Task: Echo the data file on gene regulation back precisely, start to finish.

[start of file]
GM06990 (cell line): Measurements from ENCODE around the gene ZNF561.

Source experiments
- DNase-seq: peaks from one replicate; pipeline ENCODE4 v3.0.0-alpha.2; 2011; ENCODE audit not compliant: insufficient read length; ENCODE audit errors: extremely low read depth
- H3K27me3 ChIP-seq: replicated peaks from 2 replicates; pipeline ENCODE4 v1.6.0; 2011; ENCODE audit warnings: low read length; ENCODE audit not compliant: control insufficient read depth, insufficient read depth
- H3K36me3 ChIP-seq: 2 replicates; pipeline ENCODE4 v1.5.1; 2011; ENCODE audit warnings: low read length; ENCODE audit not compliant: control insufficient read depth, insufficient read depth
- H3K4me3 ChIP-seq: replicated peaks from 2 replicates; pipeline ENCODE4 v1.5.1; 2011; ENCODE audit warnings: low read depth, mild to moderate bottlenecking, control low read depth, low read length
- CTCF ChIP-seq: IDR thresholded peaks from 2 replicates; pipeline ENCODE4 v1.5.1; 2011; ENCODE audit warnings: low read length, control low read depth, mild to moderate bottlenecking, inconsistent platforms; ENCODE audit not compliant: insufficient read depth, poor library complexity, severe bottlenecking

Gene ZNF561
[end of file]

GM06990 (cell line): Measurements from ENCODE around the gene ZNF561.

Source experiments
- DNase-seq: peaks from one replicate; pipeline ENCODE4 v3.0.0-alpha.2; 2011; ENCODE audit not compliant: insufficient read length; ENCODE audit errors: extremely low read depth
- H3K27me3 ChIP-seq: replicated peaks from 2 replicates; pipeline ENCODE4 v1.6.0; 2011; ENCODE audit warnings: low read length; ENCODE audit not compliant: control insufficient read depth, insufficient read depth
- H3K36me3 ChIP-seq: 2 replicates; pipeline ENCODE4 v1.5.1; 2011; ENCODE audit warnings: low read length; ENCODE audit not compliant: control insufficient read depth, insufficient read depth
- H3K4me3 ChIP-seq: replicated peaks from 2 replicates; pipeline ENCODE4 v1.5.1; 2011; ENCODE audit warnings: low read depth, mild to moderate bottlenecking, control low read depth, low read length
- CTCF ChIP-seq: IDR thresholded peaks from 2 replicates; pipeline ENCODE4 v1.5.1; 2011; ENCODE audit warnings: low read length, control low read depth, mild to moderate bottlenecking, inconsistent platforms; ENCODE audit not compliant: insufficient read depth, poor library complexity, severe bottlenecking

Gene ZNF561